Electrically Evoked Responses (EER) detect cell function of the inner retina and visual pathway. A small electrical current is transmitted to the eye through a corneal electrode while electrodes placed on the visual cortex record the evoked response. EER evaluates the visual pathway from bipolar cells to visual cortex, in the absence of functioning photoreceptors. The test can be useful for many retinal diseases which have severely degraded or eliminated photoreceptor function, such as Leber Congenital Amaurosis. Not currently available to US market.
Diagnosys Stimulators: EER Module
Related Conditions: Retinitis Pigmentosa and other Inherited Retinal Diseases, Traumatized eyes with possible retinal detachment.
A test to measure the dark adaptation of a patient, both the cone/rod thresholds and dark adapting dynamics. Patients may be tested with red, green, blue, or white light and are asked to answer “YES” upon seeing the stimulus. Variations of the full DA protocol include faster tests to determine solely the rod threshold or measure the rhodopsin regeneration rate. The test is useful for early detection of macular degeneration and enhanced characterization of patient’s low light visual capabilities.
FST measures the sensitivity of the visual field by testing for the lowest luminance flash which elicits a visual sensation perceived by the patient. The test may be done in dark or light adapted conditions. During the test patients are presented with algorithmically derived light intensities to which they must answer YES or NO in response to whether they saw the stimulus. The test provides a quantified measure of the patient’s light perception threshold. DiagnosysFST® features quality metrics to simplify the interpretation of data.
Sweep VEP objectively assesses visual acuity. The method utilizes a black & white, low contrast checkerboard pattern onset method to stimulate a fixating patient. A Laplace transform and Fourier analysis is performed in automatically estimating visual acuity. Tests are available for normal, low, and very low vision patients and can be useful for those with unexplained, psychogenic, or non-organic vision loss.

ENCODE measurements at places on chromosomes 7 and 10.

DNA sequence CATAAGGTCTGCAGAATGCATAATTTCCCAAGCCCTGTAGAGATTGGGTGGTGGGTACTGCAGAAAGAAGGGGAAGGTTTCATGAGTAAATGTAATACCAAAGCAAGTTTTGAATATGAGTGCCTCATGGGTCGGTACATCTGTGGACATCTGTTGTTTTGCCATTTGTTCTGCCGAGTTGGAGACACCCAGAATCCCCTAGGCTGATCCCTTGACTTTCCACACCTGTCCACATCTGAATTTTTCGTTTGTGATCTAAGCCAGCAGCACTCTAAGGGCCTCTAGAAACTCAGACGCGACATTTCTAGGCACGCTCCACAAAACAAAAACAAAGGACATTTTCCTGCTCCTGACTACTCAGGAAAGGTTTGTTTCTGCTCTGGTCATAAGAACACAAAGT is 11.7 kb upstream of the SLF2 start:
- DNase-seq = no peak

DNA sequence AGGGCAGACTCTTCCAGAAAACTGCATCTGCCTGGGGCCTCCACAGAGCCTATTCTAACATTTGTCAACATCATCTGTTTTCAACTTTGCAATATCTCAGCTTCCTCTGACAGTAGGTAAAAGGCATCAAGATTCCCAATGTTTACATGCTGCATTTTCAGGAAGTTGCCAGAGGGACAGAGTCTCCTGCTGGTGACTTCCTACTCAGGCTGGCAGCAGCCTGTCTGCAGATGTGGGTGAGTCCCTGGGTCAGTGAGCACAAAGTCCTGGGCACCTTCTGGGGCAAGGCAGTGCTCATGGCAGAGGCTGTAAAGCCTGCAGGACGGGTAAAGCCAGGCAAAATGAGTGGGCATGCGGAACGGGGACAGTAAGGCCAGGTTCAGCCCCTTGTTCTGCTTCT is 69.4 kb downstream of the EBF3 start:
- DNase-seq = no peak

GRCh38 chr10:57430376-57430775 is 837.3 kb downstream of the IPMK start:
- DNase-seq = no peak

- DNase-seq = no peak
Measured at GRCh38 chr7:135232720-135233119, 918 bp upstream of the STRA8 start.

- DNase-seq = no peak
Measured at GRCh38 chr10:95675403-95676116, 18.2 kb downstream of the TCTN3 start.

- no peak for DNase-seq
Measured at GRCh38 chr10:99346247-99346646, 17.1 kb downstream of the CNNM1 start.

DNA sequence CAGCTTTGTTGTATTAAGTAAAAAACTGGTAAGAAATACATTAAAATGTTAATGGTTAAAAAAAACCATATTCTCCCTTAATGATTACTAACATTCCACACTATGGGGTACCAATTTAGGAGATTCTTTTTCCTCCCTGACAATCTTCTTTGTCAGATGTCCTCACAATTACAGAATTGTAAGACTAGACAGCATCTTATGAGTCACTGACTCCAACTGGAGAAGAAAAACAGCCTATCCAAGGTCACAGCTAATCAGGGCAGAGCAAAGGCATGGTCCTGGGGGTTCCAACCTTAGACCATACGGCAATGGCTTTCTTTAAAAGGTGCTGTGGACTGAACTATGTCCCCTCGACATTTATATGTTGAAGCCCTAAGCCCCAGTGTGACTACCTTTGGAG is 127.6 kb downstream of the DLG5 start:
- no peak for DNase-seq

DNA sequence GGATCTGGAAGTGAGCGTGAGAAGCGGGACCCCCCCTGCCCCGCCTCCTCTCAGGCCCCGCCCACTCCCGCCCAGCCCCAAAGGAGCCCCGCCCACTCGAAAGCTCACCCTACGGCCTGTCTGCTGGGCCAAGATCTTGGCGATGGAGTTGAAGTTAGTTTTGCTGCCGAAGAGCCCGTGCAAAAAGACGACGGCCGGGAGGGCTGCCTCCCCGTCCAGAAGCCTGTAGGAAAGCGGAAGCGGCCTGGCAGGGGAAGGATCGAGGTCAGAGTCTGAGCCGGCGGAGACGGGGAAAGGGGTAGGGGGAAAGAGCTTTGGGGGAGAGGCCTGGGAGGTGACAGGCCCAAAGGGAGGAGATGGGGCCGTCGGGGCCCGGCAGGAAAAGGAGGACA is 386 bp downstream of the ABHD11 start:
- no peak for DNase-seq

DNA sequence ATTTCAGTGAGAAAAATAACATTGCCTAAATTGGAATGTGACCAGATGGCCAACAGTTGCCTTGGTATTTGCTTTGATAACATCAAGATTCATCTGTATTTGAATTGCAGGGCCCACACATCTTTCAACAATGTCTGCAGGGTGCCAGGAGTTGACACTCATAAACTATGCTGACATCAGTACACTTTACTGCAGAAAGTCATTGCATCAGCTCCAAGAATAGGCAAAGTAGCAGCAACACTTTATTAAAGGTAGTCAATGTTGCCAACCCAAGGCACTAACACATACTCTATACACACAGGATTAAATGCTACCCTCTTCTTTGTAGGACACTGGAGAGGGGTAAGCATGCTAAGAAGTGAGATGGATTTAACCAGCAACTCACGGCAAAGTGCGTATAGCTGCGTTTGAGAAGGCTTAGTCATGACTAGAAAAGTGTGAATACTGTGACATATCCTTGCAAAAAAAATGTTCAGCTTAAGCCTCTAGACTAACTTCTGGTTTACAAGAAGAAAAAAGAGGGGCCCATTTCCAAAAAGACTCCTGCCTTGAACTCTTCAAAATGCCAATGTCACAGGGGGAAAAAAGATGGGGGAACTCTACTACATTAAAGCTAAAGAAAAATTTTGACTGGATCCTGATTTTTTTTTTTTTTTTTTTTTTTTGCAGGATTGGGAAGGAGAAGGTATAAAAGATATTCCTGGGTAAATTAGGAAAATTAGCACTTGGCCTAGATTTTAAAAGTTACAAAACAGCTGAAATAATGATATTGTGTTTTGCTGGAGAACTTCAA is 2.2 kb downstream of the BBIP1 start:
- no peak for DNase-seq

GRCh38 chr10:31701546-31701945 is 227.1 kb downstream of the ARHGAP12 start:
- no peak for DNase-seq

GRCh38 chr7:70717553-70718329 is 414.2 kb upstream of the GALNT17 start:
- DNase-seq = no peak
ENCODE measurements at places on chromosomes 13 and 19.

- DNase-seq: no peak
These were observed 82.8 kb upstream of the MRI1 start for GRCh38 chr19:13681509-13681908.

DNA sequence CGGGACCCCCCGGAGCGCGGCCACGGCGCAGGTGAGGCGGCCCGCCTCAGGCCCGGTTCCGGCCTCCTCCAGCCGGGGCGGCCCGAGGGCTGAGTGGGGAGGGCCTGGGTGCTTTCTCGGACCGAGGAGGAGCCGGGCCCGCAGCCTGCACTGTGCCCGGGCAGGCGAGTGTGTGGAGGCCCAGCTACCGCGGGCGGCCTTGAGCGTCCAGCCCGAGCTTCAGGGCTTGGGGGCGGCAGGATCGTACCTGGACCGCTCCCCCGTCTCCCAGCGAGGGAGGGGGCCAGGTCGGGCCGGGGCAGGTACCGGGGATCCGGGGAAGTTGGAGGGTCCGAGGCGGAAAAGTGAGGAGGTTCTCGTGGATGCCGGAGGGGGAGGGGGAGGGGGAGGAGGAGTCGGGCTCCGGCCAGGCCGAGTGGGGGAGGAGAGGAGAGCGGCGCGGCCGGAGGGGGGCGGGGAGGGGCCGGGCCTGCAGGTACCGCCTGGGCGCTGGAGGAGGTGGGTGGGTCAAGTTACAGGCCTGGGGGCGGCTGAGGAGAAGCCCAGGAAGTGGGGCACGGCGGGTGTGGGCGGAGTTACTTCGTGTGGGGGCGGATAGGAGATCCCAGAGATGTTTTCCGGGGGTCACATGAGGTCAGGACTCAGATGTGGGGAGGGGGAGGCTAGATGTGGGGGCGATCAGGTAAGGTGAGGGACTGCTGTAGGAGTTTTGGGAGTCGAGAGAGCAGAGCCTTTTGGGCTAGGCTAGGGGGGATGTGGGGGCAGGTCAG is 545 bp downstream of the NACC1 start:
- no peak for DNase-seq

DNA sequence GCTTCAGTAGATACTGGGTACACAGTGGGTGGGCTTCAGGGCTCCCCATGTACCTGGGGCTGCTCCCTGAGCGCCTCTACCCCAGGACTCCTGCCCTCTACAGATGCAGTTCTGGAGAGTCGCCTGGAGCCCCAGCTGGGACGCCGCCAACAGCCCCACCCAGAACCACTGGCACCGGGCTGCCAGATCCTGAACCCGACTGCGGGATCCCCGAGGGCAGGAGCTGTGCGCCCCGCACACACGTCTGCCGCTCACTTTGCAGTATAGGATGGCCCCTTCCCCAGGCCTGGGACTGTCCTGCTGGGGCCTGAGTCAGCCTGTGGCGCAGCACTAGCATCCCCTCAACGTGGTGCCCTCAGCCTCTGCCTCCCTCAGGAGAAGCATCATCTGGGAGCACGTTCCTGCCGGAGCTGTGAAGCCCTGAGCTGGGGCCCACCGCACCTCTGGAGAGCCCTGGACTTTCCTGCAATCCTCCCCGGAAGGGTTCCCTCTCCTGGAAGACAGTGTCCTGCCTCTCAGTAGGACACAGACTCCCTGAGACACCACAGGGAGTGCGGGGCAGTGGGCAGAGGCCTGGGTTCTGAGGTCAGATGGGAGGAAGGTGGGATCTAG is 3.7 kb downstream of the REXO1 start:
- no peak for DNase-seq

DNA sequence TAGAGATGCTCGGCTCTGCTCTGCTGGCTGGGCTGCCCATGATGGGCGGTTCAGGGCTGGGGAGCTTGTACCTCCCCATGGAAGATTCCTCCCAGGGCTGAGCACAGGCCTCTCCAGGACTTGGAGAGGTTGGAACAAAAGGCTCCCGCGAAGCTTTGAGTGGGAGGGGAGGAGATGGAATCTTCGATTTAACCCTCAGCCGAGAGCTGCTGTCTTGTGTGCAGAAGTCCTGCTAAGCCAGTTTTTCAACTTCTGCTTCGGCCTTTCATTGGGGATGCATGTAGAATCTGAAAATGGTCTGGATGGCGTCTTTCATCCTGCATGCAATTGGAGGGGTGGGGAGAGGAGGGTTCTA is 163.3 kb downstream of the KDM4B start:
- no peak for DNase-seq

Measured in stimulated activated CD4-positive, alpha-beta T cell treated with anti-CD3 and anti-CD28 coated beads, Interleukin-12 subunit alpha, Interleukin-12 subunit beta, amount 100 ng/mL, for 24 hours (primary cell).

Pupillometry measures reflexive pupillary response to light stimuli. This test can measure pupil area or diameter and may use any combination of red, green, blue, or white light as a flash stimulus. Background lighting may be any of those color combinations or dark.
I have used Diagnosys electrophysiology systems for clinical testing and research for nearly fifteen years. The systems are reliable, easy to use and protocols readily modified to answer research questions. The few times I have had problems with the equipment, Diagnosys has quickly responded and fixed the problem.
Diagnosys LLC not only provides high quality testing equipment, but also provides excellent customer support services. All employees are knowledgeable in the field of visual electrophysiology and are able to help with any questions or issues you may have.
As a clinical neurophysiologist in a busy pediatric clinic, I wholeheartedly believe that the equipment made available to us by Diagnosys LLC allows for the testing necessary to aid in clinical diagnostics and research. I have always felt that this family run company has been by my side each and every step of the way, despite being located in another country.
Dr. Allison Dorfman
Celeris is the Luxury Vehicle of Electrophysiology! I love Celeris for the vision science field because it grants all investigators access to a wide variety of electrophysiological tests without requiring in depth expertise of the theory of electrophysiology. It's wonderfully simple and easy to operate.
Barbara A. MysonaPhD